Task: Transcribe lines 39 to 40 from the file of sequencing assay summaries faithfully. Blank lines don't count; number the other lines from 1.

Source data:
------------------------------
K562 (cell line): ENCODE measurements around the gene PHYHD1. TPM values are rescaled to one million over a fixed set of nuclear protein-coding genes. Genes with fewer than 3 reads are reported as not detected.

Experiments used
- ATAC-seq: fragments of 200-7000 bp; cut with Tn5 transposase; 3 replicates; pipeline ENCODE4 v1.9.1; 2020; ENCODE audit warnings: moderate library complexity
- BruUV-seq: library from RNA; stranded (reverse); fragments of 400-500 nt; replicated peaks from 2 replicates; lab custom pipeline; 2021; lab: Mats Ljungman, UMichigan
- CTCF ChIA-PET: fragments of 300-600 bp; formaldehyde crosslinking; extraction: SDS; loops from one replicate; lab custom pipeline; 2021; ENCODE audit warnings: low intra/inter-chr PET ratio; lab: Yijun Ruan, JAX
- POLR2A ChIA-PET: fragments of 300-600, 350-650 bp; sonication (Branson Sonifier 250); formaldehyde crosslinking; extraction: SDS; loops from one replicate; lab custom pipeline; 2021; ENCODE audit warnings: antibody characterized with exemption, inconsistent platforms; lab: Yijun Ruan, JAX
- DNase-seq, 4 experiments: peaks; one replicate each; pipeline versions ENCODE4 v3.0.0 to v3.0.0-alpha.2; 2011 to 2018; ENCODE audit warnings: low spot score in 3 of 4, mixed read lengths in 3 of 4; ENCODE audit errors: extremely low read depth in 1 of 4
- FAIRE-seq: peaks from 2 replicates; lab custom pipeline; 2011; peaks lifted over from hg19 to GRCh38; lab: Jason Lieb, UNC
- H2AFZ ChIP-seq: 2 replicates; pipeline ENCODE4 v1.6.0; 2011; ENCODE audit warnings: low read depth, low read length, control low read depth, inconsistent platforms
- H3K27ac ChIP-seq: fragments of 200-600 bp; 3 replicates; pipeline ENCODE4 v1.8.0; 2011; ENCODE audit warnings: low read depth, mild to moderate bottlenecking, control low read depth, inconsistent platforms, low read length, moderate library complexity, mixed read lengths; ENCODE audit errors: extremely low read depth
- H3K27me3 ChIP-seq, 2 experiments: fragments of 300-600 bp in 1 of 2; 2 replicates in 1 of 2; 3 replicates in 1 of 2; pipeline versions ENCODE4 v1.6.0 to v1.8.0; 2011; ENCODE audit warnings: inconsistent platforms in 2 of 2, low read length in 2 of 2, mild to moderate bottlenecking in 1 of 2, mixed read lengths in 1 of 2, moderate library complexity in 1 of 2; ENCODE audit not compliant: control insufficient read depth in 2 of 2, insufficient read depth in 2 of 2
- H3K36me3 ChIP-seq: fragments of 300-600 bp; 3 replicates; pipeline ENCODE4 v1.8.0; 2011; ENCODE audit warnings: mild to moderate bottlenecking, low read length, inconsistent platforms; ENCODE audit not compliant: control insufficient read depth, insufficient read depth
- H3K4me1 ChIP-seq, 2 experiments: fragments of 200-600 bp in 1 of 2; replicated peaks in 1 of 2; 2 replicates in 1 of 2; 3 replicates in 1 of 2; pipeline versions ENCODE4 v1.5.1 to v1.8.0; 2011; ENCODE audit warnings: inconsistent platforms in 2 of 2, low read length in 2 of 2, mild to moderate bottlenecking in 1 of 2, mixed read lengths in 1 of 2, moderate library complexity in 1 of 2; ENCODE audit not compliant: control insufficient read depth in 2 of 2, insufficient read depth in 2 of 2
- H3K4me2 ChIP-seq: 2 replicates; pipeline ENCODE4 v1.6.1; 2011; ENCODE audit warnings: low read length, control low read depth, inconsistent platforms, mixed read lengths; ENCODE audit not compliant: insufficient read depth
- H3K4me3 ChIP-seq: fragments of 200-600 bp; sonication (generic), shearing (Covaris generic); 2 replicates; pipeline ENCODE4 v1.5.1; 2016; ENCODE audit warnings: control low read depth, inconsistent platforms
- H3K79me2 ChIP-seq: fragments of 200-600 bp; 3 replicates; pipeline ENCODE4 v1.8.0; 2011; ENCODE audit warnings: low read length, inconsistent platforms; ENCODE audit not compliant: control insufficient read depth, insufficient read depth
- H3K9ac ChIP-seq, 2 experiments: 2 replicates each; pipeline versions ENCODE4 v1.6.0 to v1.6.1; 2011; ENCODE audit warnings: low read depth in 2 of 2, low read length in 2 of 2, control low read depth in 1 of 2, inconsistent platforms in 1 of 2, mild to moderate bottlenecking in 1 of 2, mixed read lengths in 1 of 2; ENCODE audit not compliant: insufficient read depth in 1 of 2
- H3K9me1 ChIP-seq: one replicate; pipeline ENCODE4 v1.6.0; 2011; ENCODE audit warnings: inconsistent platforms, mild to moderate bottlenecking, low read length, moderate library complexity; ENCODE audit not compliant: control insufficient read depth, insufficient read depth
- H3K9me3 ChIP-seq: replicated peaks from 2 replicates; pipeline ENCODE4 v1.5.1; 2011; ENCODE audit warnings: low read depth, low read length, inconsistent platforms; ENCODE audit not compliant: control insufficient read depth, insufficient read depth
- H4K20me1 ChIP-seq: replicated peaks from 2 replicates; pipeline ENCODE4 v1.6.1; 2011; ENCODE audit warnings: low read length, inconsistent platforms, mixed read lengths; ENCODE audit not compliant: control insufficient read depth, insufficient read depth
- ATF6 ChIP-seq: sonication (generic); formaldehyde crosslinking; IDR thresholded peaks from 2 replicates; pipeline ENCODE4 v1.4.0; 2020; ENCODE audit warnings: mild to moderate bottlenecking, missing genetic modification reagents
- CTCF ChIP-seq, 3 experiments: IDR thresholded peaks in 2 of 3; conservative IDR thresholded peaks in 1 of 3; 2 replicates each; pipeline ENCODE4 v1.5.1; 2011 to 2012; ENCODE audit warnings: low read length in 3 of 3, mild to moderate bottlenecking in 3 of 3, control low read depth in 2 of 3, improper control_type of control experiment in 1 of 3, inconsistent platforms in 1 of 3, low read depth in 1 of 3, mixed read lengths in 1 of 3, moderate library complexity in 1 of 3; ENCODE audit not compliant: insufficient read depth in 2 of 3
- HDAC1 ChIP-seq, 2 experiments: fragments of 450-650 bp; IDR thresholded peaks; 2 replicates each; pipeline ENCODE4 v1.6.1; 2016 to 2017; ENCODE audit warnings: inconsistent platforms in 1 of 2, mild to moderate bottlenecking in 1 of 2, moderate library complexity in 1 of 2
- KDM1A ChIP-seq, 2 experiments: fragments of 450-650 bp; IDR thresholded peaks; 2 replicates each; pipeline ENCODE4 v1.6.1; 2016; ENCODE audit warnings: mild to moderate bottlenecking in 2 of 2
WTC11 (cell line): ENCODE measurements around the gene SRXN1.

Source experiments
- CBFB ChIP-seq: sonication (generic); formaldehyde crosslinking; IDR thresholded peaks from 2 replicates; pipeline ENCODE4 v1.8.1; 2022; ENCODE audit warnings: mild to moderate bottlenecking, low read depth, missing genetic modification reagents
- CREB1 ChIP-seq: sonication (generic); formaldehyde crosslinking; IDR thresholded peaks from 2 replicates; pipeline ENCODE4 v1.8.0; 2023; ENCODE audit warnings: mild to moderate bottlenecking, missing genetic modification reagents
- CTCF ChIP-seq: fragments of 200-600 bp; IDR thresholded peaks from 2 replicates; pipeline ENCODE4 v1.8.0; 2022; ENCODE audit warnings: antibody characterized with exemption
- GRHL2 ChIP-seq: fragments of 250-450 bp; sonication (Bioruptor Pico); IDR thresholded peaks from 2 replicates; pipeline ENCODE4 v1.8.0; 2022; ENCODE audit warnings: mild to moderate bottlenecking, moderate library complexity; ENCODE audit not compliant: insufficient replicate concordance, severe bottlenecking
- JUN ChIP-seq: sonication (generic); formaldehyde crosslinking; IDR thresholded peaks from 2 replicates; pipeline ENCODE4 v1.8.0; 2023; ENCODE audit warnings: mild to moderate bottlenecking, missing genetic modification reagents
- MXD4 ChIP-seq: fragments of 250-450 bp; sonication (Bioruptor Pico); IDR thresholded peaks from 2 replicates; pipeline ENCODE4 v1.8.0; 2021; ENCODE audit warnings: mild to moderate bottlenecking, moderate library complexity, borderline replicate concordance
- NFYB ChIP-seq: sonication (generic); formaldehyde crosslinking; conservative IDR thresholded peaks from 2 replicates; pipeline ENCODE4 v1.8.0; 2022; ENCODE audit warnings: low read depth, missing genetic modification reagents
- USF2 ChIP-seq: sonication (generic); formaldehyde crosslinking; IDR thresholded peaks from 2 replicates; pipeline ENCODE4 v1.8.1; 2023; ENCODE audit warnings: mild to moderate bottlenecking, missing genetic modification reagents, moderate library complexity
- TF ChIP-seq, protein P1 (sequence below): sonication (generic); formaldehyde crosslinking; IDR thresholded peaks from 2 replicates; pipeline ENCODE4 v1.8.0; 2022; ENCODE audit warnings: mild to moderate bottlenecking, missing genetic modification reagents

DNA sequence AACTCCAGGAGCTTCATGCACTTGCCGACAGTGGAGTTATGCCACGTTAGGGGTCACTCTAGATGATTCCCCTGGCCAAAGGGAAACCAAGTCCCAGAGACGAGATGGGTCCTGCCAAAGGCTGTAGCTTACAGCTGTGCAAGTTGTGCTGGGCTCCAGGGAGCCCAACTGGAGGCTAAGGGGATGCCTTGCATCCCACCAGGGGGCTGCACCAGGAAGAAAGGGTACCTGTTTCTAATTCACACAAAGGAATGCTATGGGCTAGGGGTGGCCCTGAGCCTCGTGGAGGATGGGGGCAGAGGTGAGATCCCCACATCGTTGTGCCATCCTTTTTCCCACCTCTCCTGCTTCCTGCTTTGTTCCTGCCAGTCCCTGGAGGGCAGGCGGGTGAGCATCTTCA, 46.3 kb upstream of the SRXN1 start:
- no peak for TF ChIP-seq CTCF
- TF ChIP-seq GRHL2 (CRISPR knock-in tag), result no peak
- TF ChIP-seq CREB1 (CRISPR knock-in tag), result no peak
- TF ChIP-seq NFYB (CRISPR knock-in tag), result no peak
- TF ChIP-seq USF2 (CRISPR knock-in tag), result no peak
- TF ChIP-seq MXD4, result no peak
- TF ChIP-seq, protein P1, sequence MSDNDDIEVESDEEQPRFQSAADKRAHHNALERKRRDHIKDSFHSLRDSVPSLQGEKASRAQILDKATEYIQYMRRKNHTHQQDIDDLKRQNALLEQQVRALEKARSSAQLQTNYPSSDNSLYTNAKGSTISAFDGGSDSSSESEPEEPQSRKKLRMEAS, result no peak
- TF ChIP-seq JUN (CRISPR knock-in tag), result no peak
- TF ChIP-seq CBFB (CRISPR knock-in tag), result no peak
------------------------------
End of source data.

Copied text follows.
- TF ChIP-seq CREB1 (CRISPR knock-in tag), result no peak
- TF ChIP-seq NFYB (CRISPR knock-in tag), result no peak